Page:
From Henry Knox
War Department—August 27th 179.1
I Submit to your consideration, the draft of a letter to Governor Blount, and another to The Hanging Maw. Also a letter to The Secretary of the Territory of the United States south of the Ohio.2 I have the honor to be, with the greatest respect, Your obt Servt
LS, DLC:GW; LB, DLC:GW.
1. The War Department clerk erroneously wrote the date on the LS as 1796. References to this letter and its enclosures appear in the 27 Aug. 1793 entry of GW’s executive journal (JPP description begins Dorothy Twohig, ed. The Journal of the Proceedings of the President, 1793–1797. Charlottesville, Va., 1981. description ends , 232).
2. All three of these enclosures refer to an unauthorized militia attack on a friendly Cherokee village (see Knox to GW, 16 July, n.1). In his letter to William Blount of 26 Aug., Knox informed the governor: “I am instructed, by the President of the United States, to express to you his extreme concern at the late violent and lawless inroads of several parties of whites, from the Southwestern Territory, into the peaceable part of the Cherokee Nation,” and his desire that the “perpetrators” should be arrested and tried for their crimes. “Unless such crimes be punished in an exemplary manner, it will be in vain for the Government to make further attempts to establish any plan or system for the administration of Indian Affairs, founded on the principles of moderation and justice. Treaties will be at an end; and violence and injustice will be the arbiters of all future disputes between the whites and the neighboring tribes of Indians; and, of consequence, much innocent blood will be shed, and the frontiers depopulated.” After further instructions on maintaining law and order, Knox wrote: “In order, therefore, that you may avail yourself of any favorable disposition of the Indians, David Allison, the storekeeper and paymaster, has been furnished with the quantity of goods you have estimated for this purpose, amounting to five thousand seven hundred and eighty-four dollars and seventy-one cents.” In his conclusion, Knox advised Blount “to bear strongly in your mind, always, that nothing can be more satisfactory” to GW “than peace with the Indian tribes, founded in humanity and justice” (ASP, Indian Affairs, description begins Walter Lowrie et al., eds. American State Papers. Documents, Legislative and Executive, of the Congress of the United States. 38 vols. Washington, D.C., Gales and Seaton, 1832–61. description ends 1:430–31).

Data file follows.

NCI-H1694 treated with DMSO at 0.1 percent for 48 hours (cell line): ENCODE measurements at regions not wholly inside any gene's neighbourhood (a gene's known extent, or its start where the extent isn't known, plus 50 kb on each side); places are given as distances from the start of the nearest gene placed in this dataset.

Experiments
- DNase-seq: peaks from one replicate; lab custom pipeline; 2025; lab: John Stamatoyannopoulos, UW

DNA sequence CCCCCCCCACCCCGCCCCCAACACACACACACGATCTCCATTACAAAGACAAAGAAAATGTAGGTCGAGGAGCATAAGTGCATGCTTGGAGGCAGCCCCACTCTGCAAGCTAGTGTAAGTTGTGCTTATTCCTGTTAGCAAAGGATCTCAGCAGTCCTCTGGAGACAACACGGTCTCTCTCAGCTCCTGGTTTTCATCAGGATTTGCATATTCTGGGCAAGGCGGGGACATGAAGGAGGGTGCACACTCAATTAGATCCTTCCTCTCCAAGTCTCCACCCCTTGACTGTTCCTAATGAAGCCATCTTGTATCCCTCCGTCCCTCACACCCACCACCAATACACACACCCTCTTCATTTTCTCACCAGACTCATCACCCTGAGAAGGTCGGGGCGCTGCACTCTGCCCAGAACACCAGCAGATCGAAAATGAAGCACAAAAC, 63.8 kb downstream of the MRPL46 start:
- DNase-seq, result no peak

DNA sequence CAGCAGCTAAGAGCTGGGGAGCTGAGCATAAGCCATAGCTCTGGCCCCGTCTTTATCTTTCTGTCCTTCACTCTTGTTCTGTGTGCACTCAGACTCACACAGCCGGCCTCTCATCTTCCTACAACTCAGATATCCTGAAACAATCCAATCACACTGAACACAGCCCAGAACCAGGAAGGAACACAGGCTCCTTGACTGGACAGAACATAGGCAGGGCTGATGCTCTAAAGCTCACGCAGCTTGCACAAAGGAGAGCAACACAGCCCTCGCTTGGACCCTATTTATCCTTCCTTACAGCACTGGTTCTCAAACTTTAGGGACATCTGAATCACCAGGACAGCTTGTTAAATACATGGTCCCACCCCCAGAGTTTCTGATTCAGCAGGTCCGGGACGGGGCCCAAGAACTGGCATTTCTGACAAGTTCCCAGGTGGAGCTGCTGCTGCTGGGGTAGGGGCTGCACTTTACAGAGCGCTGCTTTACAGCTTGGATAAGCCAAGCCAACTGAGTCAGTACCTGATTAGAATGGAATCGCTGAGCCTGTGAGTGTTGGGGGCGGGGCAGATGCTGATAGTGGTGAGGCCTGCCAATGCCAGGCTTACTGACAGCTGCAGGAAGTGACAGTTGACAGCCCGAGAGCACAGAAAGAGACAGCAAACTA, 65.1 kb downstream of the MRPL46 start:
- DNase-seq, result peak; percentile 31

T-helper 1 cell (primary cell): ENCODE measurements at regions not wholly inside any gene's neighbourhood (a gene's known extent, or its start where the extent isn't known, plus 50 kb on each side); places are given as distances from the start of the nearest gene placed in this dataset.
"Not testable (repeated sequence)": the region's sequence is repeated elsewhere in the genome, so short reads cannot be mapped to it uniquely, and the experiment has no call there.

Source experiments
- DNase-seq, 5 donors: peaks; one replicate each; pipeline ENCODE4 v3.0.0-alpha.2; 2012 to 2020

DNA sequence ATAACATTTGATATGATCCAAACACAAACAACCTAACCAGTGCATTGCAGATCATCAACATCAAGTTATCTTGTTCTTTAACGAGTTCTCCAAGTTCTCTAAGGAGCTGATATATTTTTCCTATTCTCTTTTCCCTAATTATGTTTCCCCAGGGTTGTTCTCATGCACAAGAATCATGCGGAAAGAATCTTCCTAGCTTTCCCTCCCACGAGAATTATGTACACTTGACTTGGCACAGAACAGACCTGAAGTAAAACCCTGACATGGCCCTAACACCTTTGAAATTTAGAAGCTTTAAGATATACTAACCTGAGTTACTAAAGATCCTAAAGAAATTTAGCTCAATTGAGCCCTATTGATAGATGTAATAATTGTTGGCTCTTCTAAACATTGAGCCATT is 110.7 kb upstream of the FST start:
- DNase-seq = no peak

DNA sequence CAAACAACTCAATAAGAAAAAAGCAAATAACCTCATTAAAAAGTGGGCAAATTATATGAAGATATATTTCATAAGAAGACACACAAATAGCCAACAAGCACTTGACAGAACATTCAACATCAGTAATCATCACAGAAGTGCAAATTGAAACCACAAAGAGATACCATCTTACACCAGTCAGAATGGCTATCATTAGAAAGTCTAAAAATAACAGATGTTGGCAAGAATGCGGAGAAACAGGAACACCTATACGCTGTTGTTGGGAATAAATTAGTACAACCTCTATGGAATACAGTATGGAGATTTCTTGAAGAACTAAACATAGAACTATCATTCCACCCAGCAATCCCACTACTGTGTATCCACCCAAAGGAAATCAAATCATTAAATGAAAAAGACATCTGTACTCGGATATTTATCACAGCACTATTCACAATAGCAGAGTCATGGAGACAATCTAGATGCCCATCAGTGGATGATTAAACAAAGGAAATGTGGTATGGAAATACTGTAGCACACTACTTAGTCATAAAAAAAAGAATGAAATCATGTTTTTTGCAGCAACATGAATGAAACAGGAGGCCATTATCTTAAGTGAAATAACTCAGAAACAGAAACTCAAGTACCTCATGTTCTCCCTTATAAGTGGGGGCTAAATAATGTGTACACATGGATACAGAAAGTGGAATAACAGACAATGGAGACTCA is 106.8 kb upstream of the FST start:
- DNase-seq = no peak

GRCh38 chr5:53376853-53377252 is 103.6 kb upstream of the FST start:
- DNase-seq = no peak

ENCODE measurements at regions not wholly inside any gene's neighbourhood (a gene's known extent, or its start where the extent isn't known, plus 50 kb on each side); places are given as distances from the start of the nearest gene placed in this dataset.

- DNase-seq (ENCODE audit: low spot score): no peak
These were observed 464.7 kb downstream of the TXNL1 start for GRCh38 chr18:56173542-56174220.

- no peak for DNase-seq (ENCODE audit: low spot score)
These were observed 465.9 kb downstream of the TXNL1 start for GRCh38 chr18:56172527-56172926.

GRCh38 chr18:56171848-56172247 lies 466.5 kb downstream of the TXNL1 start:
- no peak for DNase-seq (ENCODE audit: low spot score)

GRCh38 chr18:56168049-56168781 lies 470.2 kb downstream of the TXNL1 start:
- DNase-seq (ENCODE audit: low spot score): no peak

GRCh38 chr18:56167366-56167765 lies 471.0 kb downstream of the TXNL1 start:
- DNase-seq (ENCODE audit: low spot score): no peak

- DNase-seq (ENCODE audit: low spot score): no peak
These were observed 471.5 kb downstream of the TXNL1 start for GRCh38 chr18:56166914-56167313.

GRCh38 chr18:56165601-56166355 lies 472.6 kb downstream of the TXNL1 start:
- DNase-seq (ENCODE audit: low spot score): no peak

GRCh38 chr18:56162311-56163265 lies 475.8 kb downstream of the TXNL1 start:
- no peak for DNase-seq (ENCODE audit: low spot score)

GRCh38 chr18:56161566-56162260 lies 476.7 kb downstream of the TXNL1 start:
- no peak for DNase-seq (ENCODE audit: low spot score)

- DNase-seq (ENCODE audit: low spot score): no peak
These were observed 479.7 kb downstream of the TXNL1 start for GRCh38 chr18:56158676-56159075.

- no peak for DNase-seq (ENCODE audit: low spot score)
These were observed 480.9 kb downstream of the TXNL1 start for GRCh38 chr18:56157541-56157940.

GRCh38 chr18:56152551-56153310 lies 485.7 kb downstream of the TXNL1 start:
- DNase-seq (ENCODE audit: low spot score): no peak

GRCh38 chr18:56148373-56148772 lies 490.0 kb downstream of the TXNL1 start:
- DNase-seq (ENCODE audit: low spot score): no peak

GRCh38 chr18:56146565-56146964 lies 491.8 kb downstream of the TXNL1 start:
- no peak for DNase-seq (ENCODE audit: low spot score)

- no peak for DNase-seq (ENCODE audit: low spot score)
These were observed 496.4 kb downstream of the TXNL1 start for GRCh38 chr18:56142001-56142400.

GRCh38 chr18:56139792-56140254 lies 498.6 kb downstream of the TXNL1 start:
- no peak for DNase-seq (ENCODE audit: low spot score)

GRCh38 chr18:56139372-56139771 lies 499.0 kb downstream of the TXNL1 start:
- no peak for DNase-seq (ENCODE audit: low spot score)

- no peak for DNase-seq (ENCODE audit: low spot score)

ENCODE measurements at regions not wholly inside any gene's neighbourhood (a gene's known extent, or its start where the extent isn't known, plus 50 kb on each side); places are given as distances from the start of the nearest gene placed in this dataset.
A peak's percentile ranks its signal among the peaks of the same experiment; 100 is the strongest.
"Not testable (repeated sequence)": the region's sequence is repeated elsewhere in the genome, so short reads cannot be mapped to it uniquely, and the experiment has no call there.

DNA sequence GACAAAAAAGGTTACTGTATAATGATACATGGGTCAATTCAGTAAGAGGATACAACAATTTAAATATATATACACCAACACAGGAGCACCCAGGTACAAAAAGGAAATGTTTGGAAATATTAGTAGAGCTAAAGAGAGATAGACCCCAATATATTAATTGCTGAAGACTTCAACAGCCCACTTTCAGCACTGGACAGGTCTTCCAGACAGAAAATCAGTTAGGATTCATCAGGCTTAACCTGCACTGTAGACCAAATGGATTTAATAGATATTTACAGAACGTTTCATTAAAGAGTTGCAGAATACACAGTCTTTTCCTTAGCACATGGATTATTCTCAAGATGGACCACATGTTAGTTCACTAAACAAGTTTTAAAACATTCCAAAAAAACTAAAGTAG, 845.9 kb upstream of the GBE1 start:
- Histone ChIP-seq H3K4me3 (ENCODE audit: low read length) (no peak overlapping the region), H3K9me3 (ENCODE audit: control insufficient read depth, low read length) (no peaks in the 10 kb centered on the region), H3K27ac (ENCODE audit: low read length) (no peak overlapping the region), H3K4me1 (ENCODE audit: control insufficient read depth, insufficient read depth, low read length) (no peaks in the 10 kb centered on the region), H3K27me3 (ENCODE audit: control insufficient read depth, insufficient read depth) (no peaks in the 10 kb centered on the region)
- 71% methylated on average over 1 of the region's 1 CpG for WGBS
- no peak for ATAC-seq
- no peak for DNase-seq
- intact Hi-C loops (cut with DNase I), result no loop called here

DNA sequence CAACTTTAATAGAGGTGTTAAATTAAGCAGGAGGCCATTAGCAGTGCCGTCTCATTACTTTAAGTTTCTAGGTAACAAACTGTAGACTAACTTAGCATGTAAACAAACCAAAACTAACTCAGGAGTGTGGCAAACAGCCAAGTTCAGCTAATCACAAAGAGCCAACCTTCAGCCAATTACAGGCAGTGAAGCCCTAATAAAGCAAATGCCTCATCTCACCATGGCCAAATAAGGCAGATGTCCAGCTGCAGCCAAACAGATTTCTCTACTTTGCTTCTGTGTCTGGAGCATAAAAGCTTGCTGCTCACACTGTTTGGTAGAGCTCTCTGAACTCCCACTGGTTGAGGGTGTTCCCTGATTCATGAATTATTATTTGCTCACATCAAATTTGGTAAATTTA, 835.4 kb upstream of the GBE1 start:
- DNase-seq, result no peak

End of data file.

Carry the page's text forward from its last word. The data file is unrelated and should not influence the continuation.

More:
In his letter to the Cherokee chief Hanging Maw of 27 Aug., Knox expressed GW’s “highest indignation at the base attack which has been made upon you during the moments of peace; he has directed Governor Blount to endeavor, by the course of the law, to bring the perpetrators of that wicked affair to full punishment…. If the laws should not condemn the murderers of your friends, is there no other mode by which you could be satisfied? Governor Blount will talk to you upon this point, and endeavor to find some mode by which we shall still be friends.” Knox concluded this letter with an invitation from GW for Hanging Maw and other Cherokee chiefs to visit Philadelphia in the Fall (ibid., 431).
Knox’s letter to Daniel Smith of 27 Aug. acknowledged that Smith’s letters to Knox of 17 June, 19, 27, and 30 July, “with their several enclosures,” have been submitted to GW. “It is unnecessary to be particular in replying to your letters, as Governor Blount, who will be the bearer of this letter, will be charged with instructions from the President, to endeavor, by every possible means, to establish order in his government” (ibid.). On GW’s receipt of Smith’s letters, see Knox to GW, 16 July, 10 Aug., and Knox to Tobias Lear, 24 Aug. 1793.